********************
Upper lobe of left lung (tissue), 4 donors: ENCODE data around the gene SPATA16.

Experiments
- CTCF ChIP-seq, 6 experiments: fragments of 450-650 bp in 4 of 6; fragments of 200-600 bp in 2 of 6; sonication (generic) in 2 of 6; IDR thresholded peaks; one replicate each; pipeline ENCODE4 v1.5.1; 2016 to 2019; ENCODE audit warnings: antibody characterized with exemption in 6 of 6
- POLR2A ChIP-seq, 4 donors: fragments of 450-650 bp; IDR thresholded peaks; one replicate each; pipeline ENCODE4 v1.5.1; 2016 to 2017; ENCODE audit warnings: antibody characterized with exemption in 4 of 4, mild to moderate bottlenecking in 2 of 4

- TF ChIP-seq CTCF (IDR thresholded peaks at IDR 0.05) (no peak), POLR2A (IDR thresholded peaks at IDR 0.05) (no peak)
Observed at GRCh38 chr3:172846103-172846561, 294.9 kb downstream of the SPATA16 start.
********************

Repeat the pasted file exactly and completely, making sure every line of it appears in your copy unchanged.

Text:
Upper lobe of left lung (tissue), 4 donors: ENCODE data around the gene SPATA16.

Experiments
- CTCF ChIP-seq, 6 experiments: fragments of 450-650 bp in 4 of 6; fragments of 200-600 bp in 2 of 6; sonication (generic) in 2 of 6; IDR thresholded peaks; one replicate each; pipeline ENCODE4 v1.5.1; 2016 to 2019; ENCODE audit warnings: antibody characterized with exemption in 6 of 6
- POLR2A ChIP-seq, 4 donors: fragments of 450-650 bp; IDR thresholded peaks; one replicate each; pipeline ENCODE4 v1.5.1; 2016 to 2017; ENCODE audit warnings: antibody characterized with exemption in 4 of 4, mild to moderate bottlenecking in 2 of 4

- TF ChIP-seq CTCF (IDR thresholded peaks at IDR 0.05) (no peak), POLR2A (IDR thresholded peaks at IDR 0.05) (no peak)
Observed at GRCh38 chr3:172846103-172846561, 294.9 kb downstream of the SPATA16 start.